Jonathan Mills: It is our artistic culture that changes society
THE capital has a global reputation for the arts, writes Jonathan Mills, and the obvious place for a Festival of Culture
ONE experience I brought with me from Australia in 2006, when I was appointed Director of the Edinburgh International Festival, was that of programming and promoting a large-scale cultural celebration, in close proximity to an enormous international sporting jamboree; or to be specific, the challenge of mounting the 2000 Melbourne Festival of the Arts in the shadow of the Sydney Olympic Games.
I make no assumptions about any similarities between Sydney and London, perhaps even fewer between Melbourne and Edinburgh. Nevertheless, to ignore these potential opportunities and challenges would have seemed foolish.
A passing remark by Rod Kemp, Australia’s former Minister for Sport and the Arts struck a chord. He stated the obvious by observing that the portfolios of many Sports Ministers also contained responsibility for arts and culture; this is certainly the case in the UK, where Jeremy Hunt is the Secretary of State for Culture, Media and Sport.
The germ of an idea was starting to form; a reasonable assumption that many of the Sports Ministers gathered in London in late July into August 2012, to support their various national teams of athletes competing for Olympic glory, might also be able to represent their countries’ cultural ambitions in Edinburgh a few days later.
An initial conversation with Jeremy Hunt at a concert at the Queen’s Hall during the 2010 Edinburgh International Festival gave me encouragement. Subsequent discussions with the Scottish Government and British Council were equally animated. My colleagues at the Edinburgh Festival Fringe and International Book Festivals also offered support and enthusiasm. And so the idea to hold an inaugural Edinburgh International Culture Summit on 13 and 14 August 2012, on the days immediately following the closing ceremony of the London Olympic Games, started to take shape.
This was not intended as an idle fantasy; rather a recognition of the potency and popularity of what has been built in Edinburgh as a festival city. When the UK last hosted the Olympic Games in 1948, the Edinburgh International Festival was barely one year old..
Edinburgh’s festivals are simply the largest and most diverse cultural offering in the world.
And the city itself offers an elegant and vibrant setting, for a wide-ranging, high-level conversation about culture; with government ministers and artists able to exchange ideas and experiences in a location with so much artistic activity happening, quite literally, all around them.
If the setting is ideal, the substance of this summit is of ever-increasing importance too.
We have already begun to enter a period in history where no specific culture, ideology, religion or politics will be all pervasive or dominant.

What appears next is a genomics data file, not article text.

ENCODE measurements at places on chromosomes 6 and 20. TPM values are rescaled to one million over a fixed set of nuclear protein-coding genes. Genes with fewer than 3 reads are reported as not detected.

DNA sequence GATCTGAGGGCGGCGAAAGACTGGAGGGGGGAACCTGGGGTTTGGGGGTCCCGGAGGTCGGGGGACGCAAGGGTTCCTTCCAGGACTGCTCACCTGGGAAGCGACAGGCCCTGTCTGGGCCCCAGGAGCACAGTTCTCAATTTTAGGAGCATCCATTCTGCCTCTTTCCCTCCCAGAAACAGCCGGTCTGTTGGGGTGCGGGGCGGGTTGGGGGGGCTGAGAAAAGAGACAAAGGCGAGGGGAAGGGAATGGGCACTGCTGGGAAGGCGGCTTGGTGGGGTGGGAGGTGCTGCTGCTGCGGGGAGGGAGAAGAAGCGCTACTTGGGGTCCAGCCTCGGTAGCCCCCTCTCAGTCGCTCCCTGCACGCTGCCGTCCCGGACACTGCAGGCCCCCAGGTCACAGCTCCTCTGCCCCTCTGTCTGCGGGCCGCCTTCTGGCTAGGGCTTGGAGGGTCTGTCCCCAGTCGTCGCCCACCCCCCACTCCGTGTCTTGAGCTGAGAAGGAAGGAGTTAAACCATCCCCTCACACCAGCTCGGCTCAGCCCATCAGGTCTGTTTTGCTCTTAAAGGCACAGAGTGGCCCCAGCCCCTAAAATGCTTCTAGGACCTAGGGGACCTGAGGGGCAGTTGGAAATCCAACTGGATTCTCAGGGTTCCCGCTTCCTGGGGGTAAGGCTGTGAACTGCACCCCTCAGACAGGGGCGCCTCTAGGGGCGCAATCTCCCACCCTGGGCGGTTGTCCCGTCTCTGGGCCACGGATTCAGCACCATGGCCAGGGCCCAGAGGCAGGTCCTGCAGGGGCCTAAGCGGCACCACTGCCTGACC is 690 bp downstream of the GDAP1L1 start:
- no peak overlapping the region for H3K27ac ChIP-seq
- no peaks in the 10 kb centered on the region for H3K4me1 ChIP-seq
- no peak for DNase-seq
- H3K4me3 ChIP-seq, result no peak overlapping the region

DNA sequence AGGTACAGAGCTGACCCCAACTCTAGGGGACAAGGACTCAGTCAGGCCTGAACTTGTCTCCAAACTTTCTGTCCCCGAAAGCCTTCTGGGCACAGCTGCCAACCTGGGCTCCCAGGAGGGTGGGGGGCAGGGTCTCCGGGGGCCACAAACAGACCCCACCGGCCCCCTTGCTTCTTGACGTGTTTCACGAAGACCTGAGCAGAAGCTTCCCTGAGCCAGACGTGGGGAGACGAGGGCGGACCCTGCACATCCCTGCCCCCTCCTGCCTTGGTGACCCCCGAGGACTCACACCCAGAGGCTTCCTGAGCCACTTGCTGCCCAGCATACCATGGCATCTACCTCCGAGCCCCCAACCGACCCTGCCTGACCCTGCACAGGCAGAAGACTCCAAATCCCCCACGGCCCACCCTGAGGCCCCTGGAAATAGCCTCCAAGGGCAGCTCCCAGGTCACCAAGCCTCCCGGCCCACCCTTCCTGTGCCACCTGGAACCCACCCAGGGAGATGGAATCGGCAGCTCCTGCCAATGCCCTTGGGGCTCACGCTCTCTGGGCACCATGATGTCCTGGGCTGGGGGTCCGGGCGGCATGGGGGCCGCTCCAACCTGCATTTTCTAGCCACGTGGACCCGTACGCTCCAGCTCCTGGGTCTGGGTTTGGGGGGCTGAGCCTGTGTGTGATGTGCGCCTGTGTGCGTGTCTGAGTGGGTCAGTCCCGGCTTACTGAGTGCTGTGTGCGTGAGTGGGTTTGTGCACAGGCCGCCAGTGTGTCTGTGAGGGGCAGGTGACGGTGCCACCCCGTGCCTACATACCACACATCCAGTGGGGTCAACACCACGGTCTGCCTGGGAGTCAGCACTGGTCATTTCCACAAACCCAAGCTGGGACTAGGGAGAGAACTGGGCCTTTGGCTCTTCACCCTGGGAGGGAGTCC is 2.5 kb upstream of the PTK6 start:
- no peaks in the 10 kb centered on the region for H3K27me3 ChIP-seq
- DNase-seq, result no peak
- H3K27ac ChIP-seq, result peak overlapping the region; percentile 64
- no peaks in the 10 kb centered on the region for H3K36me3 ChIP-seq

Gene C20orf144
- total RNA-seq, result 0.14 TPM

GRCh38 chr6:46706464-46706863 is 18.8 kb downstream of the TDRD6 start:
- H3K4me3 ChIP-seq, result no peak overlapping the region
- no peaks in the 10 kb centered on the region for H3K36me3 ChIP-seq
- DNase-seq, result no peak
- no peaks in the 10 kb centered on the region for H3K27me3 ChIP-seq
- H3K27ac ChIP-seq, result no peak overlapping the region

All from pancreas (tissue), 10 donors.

We are now living in world in which knowledge comes simultaneously from various, divergent technological, ethical, philosophical, and above all, cultural sources and locations.
In a world which is facing monumental challenges, especially in light of a series of recent, acute and on-going economic crises, a summit focussing on mutual cultural interests and shared human values is both timely and appropriate.
The Edinburgh International Culture Summit is a gathering of delegations of around 40 nations held at the Scottish Parliament in a fortnight’s time; bringing politicians and policy makers together with exceptional international artists, thinkers, cultural programmers, philanthropists, and experts in the fields of technology, media, and diplomacy.
I hope it will be an outstanding opportunity to share and learn from the very best practices and innovations happening around the world.
Commissioner Androulla Vassiliou, member of the European Commission for Education, Multilingualism and Youth will lead a discussion on the role of the arts in fostering international dialogue between cultures and nations.
The contribution of practicing artists will develop the conversation further with notable contributions from the prominent theatre director Amir Nizar Zuabi and Haris Pasovic, artistic leader of the East West Centre in Sarajevo who produced plays through the long-running siege of the city in the 1990s.
Australian philanthropist, Harold Mitchell, whose personal contributions, not just in the development of music education in East Timor, but in partnership with the former president and current prime minister of Timor L’Este, Xanana Gusmão, played an important role in developing a new and emerging nation’s cultural identity and confidence. Mr Mitchell will share some of what was learnt through that experience and offers his views on possible models of funding for culture into the future.
How do governments tap into the world’s multi-billion pound film and video game industries? Has the internet strengthened or diluted a sense of cultural identity?
Such questions will be discussed and debated by the diverse range of participants and nations represented in the Cultural Summit.
With a blend of pragmatism and optimism, the Edinburgh International Cultural Summit is being held at a time of great uncertainty, in a city that transforms itself each August into a melting pot of artistic diversity.
The generosity of spirit in which artists and politicians from around the world will join together for the inaugural Edinburgh International Culture Summit, is an eloquent demonstration of the enduring importance of culture and the arts.
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Saturday 25 May 2013
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